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Firefighters battling cancer aided with new bill in Georgia

A bill was vetoed by Georgia Governor Nathan Deal last year that would have allowed firefighters battling cancer to collect workers' compensation if they were able to provide enough evidence that their job caused the illness. The legislature is working on drafting a new bill following the veto to help the firefighters.

The statement issued by Governor Deal when vetoing the bill said, "While the authors' intent of this bill is respected, I am concerned that codifying an exception for one occupation at this relatively low standard of proof with no time limitation on diagnosis or restriction on eligible types of cancer is a broad solution for a problem not yet abundantly demonstrated in Georgia."

One of the firefighters fighting for the bill said that firefighters are 65 percent more likely to get cancer than other occupations or the public. The firefighter was diagnosed with Stage 4 non-Hodgkin Lymphoma 12 years ago and was the inspiration for the original bill. The firefighter noted that his cancer is one of the most common among firefighters and that he doesn't know when he got it or how.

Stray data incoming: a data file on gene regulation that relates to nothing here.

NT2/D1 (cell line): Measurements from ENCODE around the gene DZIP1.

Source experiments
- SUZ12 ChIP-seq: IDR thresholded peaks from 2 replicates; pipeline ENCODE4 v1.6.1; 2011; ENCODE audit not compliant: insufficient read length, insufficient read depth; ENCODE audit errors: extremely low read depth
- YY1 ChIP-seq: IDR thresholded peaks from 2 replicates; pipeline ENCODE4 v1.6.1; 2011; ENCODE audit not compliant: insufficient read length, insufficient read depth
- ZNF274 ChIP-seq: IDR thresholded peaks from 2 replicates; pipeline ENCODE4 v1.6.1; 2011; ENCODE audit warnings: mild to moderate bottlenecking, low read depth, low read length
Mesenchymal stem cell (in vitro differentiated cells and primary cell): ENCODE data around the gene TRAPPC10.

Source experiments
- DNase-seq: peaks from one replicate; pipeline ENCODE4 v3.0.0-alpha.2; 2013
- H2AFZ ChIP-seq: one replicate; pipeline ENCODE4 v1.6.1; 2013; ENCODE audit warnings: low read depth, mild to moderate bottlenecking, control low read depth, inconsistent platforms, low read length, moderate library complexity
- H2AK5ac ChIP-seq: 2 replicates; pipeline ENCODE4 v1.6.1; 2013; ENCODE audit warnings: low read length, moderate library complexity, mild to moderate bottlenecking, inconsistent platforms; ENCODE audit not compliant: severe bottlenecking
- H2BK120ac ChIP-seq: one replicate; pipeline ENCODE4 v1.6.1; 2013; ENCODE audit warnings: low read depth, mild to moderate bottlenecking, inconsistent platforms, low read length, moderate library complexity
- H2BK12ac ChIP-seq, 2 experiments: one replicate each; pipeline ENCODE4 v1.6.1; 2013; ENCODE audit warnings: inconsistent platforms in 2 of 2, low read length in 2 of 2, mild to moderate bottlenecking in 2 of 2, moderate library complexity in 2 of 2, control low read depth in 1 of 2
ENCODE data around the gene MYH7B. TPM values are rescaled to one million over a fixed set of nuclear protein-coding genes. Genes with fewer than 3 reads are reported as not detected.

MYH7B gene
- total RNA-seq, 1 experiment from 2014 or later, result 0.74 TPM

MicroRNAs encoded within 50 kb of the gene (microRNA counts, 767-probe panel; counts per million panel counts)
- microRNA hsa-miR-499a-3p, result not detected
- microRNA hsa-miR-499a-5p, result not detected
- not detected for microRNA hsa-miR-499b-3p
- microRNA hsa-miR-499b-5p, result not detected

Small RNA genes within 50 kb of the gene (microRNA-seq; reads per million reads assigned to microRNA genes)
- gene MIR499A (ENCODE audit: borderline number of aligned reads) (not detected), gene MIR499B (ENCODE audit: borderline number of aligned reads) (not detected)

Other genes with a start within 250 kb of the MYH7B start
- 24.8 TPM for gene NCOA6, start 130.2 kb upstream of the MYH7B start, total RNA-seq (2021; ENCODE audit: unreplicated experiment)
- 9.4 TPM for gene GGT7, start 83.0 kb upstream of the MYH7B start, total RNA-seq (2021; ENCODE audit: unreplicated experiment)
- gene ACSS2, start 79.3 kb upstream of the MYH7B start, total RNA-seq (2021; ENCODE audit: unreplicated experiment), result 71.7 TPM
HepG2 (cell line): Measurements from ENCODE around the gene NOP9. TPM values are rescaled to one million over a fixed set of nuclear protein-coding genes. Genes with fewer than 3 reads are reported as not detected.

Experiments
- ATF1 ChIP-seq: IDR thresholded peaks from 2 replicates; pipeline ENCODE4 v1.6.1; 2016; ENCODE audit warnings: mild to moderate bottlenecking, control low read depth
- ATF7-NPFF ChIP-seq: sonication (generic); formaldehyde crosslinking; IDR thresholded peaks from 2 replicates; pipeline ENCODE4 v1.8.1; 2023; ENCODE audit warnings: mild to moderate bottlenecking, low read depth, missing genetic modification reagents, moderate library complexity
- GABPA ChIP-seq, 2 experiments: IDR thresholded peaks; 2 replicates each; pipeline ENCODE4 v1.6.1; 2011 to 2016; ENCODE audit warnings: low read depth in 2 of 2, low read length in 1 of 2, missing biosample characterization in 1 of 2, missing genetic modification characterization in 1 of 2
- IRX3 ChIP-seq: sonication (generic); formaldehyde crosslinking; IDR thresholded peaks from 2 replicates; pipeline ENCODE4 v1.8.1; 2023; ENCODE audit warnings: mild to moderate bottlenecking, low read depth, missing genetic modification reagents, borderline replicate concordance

When he was diagnosed he had been on the job for just six years. He continued to work active duty while receiving treatment for 18 months. He missed just two shifts. He also helped to draft the bill, which would pay firefighters diagnosed with cancer a sum of $25,000 if they have been on the job for 12 months. The money would be used to cover medical costs.

The bill also called for long-term disability pay of up to 60 percent of their salary or a lesser payment equal to $5,000 per month for for no more than three years. Any volunteer firefighters diagnosed with cancer would receive $1,500 per month for no more than 42 months.

An experienced workers' compensation attorney in Atlanta, Georgia, can answer all of your questions regarding industrial workers' accidents and explain the laws to you.

Source: WSB Radio, "New bill to help Georgia firefighters with cancer," Sandra Parrish, Jan. 29, 2017

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